[USRP-users] E310 RFNoC FFT Overrun Issue

Jason Matusiak jason at gardettoengineering.com
Tue Feb 19 09:30:13 EST 2019


The timeout channel 0 error is using a timeout that RFNoC is throwing.  There is a timeout built in that can be ignored if you are purposely dropping a bunch of samples in the RFNoC domain (which I do in a few flowgraphs).  If you dig through the mailing list, someone pointed to where in the code this gets printed; they comment it out so they don't have to see it.  It is pretty annoying to me when I am trying to drop samples on purpose, but I haven't commented it out since I want to see it if I wasn't trying to drop samples.  My money is on your keep-1-in-n tripping this up.

From: USRP-users <usrp-users-bounces at lists.ettus.com> on behalf of Ramazan Çetin via USRP-users <usrp-users at lists.ettus.com>
Sent: Tuesday, February 19, 2019 7:11 AM
To: Jonathon Pendlum; usrp-users at lists.ettus.com
Subject: Re: [USRP-users] E310 RFNoC FFT Overrun Issue

Hi Jonathon,

Thanks you for your suggestions. I have achieved getting 60 MHz spectrum samples to file on ARM processor using;

RFNoC: Radio -> RFNoC: FFT -> RFNoC: Vector IIR -> RFNoC: Keep 1 in N -> File Sink

It just getting overflows after 4-5 seconds such as "overrun on chan 0". Is this because of RFNoC side or processor side ?

Also, Keep 1 in B block works as using packets not samples this is also perfect for me. I will not lose FFT bins.

But i can not much understand Vector IIR part. Why is it used and good for FFT outputs? Is it for averaging results ?

Thank you for your time. Best regards.


On 11.02.2019 08:09, Jonathon Pendlum wrote:
Hi Ramazan,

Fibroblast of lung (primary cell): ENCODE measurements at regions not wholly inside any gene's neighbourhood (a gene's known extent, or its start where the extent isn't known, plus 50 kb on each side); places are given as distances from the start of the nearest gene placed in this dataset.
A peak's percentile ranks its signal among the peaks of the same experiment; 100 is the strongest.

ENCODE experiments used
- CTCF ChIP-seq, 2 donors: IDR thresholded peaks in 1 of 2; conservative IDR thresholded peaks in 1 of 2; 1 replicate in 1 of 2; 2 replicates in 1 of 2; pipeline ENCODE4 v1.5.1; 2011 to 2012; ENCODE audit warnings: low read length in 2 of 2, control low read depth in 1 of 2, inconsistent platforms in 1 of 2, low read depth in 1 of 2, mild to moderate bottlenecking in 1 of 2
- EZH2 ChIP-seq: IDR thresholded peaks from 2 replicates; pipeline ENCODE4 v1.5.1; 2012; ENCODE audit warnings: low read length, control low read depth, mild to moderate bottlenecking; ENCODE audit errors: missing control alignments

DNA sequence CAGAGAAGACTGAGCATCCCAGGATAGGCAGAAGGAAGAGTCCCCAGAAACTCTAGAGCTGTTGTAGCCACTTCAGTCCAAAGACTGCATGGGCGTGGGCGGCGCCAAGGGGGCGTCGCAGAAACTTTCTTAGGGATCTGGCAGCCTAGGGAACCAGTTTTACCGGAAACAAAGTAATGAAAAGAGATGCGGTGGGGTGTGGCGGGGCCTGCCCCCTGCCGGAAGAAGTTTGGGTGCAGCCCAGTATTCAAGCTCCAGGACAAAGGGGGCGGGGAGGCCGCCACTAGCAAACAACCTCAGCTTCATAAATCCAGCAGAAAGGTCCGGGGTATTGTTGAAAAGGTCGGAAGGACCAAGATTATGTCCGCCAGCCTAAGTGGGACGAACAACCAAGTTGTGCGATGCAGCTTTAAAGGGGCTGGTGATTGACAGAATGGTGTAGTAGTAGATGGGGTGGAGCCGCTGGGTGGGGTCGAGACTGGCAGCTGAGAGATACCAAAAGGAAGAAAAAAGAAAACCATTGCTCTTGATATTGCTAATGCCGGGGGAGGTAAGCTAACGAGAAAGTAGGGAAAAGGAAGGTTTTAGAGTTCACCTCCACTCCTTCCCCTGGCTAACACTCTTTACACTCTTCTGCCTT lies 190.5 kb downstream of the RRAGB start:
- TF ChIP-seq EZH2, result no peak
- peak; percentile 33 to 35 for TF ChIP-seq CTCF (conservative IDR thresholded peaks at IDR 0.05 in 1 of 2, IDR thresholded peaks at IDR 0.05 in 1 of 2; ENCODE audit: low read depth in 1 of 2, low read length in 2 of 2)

I would suggest first testing with a signal generated with GNU Radio. For example, use a Fast Noise Source + Low Pass Filter to crudely simulate receiving a wide band signal. See what it looks like without running it through RFNoC. Then replace the RFNoC radio block with those blocks and look at the result.

You should also consider using the ZeroMQ blocks to forward data over Ethernet to a host PC to view your data in real time. Look at the gr-ettus example flowgraphs rfnoc_fft_network_usrp (runs on E310) and rfnoc_fft_network_host (runs on host PC).

One guess I can make is try increasing the FFT RFNoC block gain. By default, it is set to a very conservative value, so try changing it to 21. That gain value sets the Xilinx's FFT IP core scaling schedule, which you can read about here: https://www.xilinx.com/support/documentation/ip_documentation/xfft/v9_0/pg109-xfft.pdf (see SCALE_SCH on page 15, the core uses Radix-4). You can also try adjusting it with a slider in real time. Note that it may behave a bit odd as it is not a linear mapping due to the scaling schedule format.

The overflows are due to either the ARM processors cannot keep up with the processing load or the SD card write speed is too slow. Try increasing N in Keep One in N.


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